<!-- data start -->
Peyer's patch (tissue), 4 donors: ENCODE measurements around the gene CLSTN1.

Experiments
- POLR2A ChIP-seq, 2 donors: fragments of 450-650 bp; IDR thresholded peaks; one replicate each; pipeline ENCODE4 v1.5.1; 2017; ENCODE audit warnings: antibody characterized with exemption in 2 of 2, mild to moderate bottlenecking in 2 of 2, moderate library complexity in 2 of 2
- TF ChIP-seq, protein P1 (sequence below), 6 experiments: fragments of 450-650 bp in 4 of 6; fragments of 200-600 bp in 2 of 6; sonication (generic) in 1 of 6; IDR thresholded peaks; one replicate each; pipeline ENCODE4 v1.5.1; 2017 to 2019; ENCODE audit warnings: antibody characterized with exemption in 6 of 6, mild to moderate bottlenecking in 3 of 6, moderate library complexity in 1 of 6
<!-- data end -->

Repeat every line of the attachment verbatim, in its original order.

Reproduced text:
Peyer's patch (tissue), 4 donors: ENCODE measurements around the gene CLSTN1.

Experiments
- POLR2A ChIP-seq, 2 donors: fragments of 450-650 bp; IDR thresholded peaks; one replicate each; pipeline ENCODE4 v1.5.1; 2017; ENCODE audit warnings: antibody characterized with exemption in 2 of 2, mild to moderate bottlenecking in 2 of 2, moderate library complexity in 2 of 2
- TF ChIP-seq, protein P1 (sequence below), 6 experiments: fragments of 450-650 bp in 4 of 6; fragments of 200-600 bp in 2 of 6; sonication (generic) in 1 of 6; IDR thresholded peaks; one replicate each; pipeline ENCODE4 v1.5.1; 2017 to 2019; ENCODE audit warnings: antibody characterized with exemption in 6 of 6, mild to moderate bottlenecking in 3 of 6, moderate library complexity in 1 of 6